Making sense of TSD

Jason Evans jasone at
Wed Apr 11 12:15:37 PDT 2012

On Apr 11, 2012, at 12:08 PM, Mike Hommey wrote:

> On Wed, Apr 11, 2012 at 12:05:05PM -0700, Jason Evans wrote:
>> On Apr 11, 2012, at 10:22 AM, Mike Hommey wrote:
>>> I'm trying to make sense of the tsd implementation without __thread,
>>> which would seem to fit the tls model on windows. But I don't see
>>> why the wrapper struct is needed at all. The first thing that
>>> bothers me is that the isstatic == true case is set to abort on
>>> opt_abort, yet is supported. And it doesn't seem very obvious why
>>> initialized is needed.
>> The wrapper struct is needed with pthreads TSD because
>> pthread_[gs]etspecific() only operate on (void *) pointers.  Thus it's
>> impossible to store more than a pointer-sized item with pthreads TSD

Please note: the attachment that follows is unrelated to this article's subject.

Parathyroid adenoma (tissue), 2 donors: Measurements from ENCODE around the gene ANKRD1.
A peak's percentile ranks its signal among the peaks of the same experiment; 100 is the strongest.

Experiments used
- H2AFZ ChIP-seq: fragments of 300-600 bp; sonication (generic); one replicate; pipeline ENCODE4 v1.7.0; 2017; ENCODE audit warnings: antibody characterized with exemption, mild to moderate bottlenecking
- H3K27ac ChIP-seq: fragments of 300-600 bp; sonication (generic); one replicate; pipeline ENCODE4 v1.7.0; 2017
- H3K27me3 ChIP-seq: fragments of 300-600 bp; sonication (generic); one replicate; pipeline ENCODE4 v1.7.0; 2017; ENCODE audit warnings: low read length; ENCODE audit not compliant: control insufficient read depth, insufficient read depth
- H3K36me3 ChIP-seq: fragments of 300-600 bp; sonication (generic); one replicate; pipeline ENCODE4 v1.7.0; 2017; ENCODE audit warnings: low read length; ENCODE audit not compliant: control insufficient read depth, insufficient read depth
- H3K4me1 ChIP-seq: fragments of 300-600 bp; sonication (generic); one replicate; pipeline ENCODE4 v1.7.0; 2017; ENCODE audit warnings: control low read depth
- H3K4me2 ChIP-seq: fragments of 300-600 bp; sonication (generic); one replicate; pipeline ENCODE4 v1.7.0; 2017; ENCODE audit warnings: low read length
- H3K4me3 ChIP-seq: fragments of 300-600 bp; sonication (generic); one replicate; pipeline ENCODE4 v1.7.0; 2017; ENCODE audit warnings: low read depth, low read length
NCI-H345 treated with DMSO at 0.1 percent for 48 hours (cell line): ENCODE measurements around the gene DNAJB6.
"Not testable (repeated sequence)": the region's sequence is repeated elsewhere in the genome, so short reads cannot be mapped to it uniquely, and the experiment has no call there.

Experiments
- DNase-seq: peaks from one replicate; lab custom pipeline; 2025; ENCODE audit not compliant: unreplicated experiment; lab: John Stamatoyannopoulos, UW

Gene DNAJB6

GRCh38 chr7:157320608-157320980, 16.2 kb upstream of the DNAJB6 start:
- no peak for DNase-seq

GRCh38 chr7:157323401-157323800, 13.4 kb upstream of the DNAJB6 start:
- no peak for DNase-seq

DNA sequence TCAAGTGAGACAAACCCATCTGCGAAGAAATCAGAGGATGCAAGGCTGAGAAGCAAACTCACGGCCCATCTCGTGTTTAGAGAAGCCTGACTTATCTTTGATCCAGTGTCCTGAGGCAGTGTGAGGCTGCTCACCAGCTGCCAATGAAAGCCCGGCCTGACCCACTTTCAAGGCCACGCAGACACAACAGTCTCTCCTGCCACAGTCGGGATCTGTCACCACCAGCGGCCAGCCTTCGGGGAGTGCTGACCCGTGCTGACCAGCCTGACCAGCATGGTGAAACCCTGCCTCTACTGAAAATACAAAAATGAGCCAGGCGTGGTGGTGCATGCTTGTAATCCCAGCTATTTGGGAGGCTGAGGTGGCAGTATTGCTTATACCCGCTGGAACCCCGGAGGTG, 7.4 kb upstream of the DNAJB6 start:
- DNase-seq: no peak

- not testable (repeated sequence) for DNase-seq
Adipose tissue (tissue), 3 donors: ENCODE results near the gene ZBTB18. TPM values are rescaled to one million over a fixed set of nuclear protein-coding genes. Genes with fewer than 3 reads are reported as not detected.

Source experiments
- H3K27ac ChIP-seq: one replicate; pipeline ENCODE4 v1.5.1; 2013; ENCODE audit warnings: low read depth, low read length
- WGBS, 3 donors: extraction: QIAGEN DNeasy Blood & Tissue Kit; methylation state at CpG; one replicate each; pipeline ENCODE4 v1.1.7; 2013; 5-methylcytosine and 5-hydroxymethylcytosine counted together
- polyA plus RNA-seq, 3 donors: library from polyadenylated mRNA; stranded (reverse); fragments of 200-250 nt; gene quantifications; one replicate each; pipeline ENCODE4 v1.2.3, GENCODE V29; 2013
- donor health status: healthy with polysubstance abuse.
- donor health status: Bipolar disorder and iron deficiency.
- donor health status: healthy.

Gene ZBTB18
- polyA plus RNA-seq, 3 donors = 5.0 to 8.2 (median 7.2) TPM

>> unless that pointer refers to an allocated structure.  I don't
>> remember the details of Windows's TLS/TSD API; if it can store any
>> type/structure, then no wrapper struct is needed.
> Well, the void* pointer could just point to whatever structure you want
> to store, instead of having a struct containing two bools which
> usefulness I'm doubtful about, and a pointer to that allocated structure.
> At least it seems so. That was my question.

The utility of isstatic could be argued, but the initialized flag is critical to how cleanup handlers work.  Yes, these two flags could be separate TSD keys (with all the requisite bool<-->(void *) casting), but the actual data being stored has to be allocated anyway, so this is IMO a cleaner solution.  If Windows supports arbitrary types in a similar fashion to __thread, then the wrapper structure certainly isn't needed, since the flags can be separate keys.


More information about the jemalloc-discuss mailing list